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een as stainless as her soldier's swords, and more beautiful and fragrant than the vine and fig tree which threw over them their protecting shade; whose altars have been crimsoned with more precious sacrifices than ever bled in heathen temples; and whose sons have sprung forth in this war, a constellation of heroes, gilding the blackest clouds with immortal light, whilst, glowing at the heads of the majestic constellation, the fame of Lee fills the earth with its radiance, and the memory of Jackson shines with reflected glory from every patriot heart. Try to admit, oh Snooks, that a land which has produced such a galaxy is worthy of thy farthing candle, and that even if it be snuffed out by a bombshell extinguisher, it is better than to die in its own grease, and disgust all honest noses with its pestilential smell. We have given a picture of Snooks before the peace commissioners at Fortress Monroe. We are happy to learn that the prescriptions of the Federal physicians on that
The Daily Dispatch: February 18, 1865., [Electronic resource], Proclamation by the President, appointing a day of fasting, humiliation and prayer, with thanksgiving. (search)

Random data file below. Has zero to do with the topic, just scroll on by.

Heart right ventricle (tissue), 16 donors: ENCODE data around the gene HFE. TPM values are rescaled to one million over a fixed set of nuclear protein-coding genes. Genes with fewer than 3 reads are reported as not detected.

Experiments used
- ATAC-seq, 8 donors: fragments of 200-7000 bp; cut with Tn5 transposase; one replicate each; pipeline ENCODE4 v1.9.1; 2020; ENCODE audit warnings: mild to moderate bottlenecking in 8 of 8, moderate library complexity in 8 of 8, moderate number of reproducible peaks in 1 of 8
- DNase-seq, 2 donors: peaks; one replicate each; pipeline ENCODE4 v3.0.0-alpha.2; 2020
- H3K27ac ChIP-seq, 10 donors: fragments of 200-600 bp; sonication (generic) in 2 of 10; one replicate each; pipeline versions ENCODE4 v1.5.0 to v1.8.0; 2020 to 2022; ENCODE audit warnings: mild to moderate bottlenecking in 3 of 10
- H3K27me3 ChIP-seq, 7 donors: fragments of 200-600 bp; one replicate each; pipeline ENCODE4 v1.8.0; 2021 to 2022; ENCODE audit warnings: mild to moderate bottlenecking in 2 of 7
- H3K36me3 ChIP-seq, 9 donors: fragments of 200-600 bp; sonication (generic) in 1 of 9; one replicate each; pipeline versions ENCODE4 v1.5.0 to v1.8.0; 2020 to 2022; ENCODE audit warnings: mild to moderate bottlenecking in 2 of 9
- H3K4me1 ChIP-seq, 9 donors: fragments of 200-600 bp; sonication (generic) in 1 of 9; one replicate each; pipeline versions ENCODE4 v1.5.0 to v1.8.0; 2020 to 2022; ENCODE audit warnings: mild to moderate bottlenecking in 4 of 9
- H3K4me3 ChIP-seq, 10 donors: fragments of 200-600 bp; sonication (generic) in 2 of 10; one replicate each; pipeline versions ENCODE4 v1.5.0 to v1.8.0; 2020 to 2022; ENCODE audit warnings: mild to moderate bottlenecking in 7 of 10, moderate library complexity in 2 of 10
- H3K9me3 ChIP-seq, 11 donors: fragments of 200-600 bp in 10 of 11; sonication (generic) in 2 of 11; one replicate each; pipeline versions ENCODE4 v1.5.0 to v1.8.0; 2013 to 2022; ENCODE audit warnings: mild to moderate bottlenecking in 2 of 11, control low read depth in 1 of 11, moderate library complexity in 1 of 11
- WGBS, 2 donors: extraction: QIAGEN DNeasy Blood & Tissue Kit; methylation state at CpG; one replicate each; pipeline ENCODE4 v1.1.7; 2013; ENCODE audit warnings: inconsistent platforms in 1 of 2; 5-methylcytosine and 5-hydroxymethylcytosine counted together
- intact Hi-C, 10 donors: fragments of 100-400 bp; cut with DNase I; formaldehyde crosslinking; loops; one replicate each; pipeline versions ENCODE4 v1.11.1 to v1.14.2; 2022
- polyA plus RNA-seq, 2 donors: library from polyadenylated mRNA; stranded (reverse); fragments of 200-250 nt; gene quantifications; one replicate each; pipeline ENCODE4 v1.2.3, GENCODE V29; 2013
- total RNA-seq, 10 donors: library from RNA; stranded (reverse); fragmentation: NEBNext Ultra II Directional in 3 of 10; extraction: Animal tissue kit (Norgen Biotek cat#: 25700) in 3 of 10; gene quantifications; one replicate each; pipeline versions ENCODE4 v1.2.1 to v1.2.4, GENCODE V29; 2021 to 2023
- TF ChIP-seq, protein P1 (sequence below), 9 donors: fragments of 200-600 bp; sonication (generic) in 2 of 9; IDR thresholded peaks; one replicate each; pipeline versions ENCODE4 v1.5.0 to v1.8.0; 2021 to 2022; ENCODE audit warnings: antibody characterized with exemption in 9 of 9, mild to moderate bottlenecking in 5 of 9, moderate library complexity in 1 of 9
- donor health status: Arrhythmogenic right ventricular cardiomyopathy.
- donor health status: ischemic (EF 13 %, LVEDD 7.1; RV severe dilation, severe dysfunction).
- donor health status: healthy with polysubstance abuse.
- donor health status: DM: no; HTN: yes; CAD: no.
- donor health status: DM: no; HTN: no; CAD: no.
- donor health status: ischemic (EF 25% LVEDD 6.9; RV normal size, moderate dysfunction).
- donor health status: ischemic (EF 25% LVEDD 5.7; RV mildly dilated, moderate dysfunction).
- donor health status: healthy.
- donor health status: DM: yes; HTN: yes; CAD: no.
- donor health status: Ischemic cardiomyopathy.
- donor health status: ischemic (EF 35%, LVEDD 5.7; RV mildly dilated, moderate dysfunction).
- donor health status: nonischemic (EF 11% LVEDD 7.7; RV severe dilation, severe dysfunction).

ameron, the messenger from Richmond, formerly Morgan's chaplain, arrived this afternoon with documents proving the belligerency of the raiders. He left Richmond on the 4th instant, and was delayed by ice in the Potomac. Two others in his company were drowned. Miscellaneous. The Louisville Press of the 10th says that Quantrell, the noted Kansas guerrilla, who has long been supposed to be dead, is now operating in that State. The House Committee on Elections have reported in favor of admitting Mr. Bonsall to a seat as Representative from Louisiana, and have also decided to report in favor of admitting Messrs. Johnson and Jackson as Representatives from Arkansas. Pascagoula, Louisiana, has been evacuated by the Yankees. All is quiet at Wilmington. Colonel Lamb, captured at Fort Fisher, is dangerously ill. General Schofield has been superseded. Terry is in command. The Yankees have advices "confirming" the evacuation of Mobile, Of course it is a humbug.